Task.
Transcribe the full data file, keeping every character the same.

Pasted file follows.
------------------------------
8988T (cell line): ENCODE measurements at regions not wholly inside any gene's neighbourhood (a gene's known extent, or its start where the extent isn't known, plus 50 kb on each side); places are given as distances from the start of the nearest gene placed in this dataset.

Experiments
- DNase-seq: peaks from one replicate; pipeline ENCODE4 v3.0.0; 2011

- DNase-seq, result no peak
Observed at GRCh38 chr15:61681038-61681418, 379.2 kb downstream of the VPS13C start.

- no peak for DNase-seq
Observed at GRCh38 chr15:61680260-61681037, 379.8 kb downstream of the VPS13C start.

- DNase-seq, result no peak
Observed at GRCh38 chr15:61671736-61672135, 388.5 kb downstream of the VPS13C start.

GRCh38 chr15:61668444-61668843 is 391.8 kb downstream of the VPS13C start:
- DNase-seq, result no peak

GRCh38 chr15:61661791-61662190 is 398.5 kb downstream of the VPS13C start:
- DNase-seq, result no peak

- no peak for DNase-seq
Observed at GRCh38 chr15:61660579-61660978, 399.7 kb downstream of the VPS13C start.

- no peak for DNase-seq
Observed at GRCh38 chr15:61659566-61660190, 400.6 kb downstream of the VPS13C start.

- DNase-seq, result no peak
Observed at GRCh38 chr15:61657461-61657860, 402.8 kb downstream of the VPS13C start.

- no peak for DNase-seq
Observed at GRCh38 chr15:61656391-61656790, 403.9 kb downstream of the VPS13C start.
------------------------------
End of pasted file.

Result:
8988T (cell line): ENCODE measurements at regions not wholly inside any gene's neighbourhood (a gene's known extent, or its start where the extent isn't known, plus 50 kb on each side); places are given as distances from the start of the nearest gene placed in this dataset.

Experiments
- DNase-seq: peaks from one replicate; pipeline ENCODE4 v3.0.0; 2011

- DNase-seq, result no peak
Observed at GRCh38 chr15:61681038-61681418, 379.2 kb downstream of the VPS13C start.

- no peak for DNase-seq
Observed at GRCh38 chr15:61680260-61681037, 379.8 kb downstream of the VPS13C start.

- DNase-seq, result no peak
Observed at GRCh38 chr15:61671736-61672135, 388.5 kb downstream of the VPS13C start.

GRCh38 chr15:61668444-61668843 is 391.8 kb downstream of the VPS13C start:
- DNase-seq, result no peak

GRCh38 chr15:61661791-61662190 is 398.5 kb downstream of the VPS13C start:
- DNase-seq, result no peak

- no peak for DNase-seq
Observed at GRCh38 chr15:61660579-61660978, 399.7 kb downstream of the VPS13C start.

- no peak for DNase-seq
Observed at GRCh38 chr15:61659566-61660190, 400.6 kb downstream of the VPS13C start.

- DNase-seq, result no peak
Observed at GRCh38 chr15:61657461-61657860, 402.8 kb downstream of the VPS13C start.

- no peak for DNase-seq
Observed at GRCh38 chr15:61656391-61656790, 403.9 kb downstream of the VPS13C start.